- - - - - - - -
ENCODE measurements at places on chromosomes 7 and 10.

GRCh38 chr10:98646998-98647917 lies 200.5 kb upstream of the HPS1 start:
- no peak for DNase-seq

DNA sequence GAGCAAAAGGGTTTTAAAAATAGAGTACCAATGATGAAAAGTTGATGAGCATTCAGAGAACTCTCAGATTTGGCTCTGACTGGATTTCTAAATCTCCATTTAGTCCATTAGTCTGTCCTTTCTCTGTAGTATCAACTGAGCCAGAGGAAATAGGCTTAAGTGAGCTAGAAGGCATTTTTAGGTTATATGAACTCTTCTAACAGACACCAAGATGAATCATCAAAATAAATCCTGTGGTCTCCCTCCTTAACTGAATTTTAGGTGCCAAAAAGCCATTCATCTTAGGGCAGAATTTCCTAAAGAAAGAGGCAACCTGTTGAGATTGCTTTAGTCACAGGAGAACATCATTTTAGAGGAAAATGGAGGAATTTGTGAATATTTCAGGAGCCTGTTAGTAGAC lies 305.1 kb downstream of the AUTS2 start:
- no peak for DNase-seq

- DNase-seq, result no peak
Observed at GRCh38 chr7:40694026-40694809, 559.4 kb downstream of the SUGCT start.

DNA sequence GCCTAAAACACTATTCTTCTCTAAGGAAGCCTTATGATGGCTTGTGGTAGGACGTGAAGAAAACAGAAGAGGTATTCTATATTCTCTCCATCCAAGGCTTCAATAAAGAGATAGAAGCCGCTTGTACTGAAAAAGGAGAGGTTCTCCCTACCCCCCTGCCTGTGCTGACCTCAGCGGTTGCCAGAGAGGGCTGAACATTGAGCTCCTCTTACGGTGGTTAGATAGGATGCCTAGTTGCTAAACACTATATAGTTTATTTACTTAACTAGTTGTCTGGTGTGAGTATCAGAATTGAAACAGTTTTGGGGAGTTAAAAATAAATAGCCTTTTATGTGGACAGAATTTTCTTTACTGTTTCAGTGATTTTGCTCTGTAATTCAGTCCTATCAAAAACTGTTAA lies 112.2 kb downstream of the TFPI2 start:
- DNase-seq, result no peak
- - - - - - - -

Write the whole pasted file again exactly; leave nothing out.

ENCODE measurements at places on chromosomes 7 and 10.

GRCh38 chr10:98646998-98647917 lies 200.5 kb upstream of the HPS1 start:
- no peak for DNase-seq

DNA sequence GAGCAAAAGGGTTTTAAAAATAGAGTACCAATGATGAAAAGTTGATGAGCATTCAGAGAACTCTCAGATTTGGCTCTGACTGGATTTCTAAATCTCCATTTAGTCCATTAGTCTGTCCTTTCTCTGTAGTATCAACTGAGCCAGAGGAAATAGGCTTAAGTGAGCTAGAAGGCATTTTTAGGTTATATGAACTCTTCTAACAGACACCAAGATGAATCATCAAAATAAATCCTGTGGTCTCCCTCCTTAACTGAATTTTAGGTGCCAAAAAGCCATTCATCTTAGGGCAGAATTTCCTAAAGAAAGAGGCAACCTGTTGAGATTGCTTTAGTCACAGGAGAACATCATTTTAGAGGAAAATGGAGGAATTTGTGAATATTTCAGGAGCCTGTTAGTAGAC lies 305.1 kb downstream of the AUTS2 start:
- no peak for DNase-seq

- DNase-seq, result no peak
Observed at GRCh38 chr7:40694026-40694809, 559.4 kb downstream of the SUGCT start.

DNA sequence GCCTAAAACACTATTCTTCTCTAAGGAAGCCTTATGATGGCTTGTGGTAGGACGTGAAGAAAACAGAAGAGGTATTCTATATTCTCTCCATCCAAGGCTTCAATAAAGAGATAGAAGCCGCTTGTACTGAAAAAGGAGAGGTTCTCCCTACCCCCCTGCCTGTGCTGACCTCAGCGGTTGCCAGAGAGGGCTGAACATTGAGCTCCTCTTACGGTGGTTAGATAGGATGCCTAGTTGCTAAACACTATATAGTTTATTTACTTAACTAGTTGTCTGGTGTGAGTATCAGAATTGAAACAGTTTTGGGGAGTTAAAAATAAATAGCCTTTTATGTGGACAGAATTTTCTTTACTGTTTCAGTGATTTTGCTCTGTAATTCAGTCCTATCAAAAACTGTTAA lies 112.2 kb downstream of the TFPI2 start:
- DNase-seq, result no peak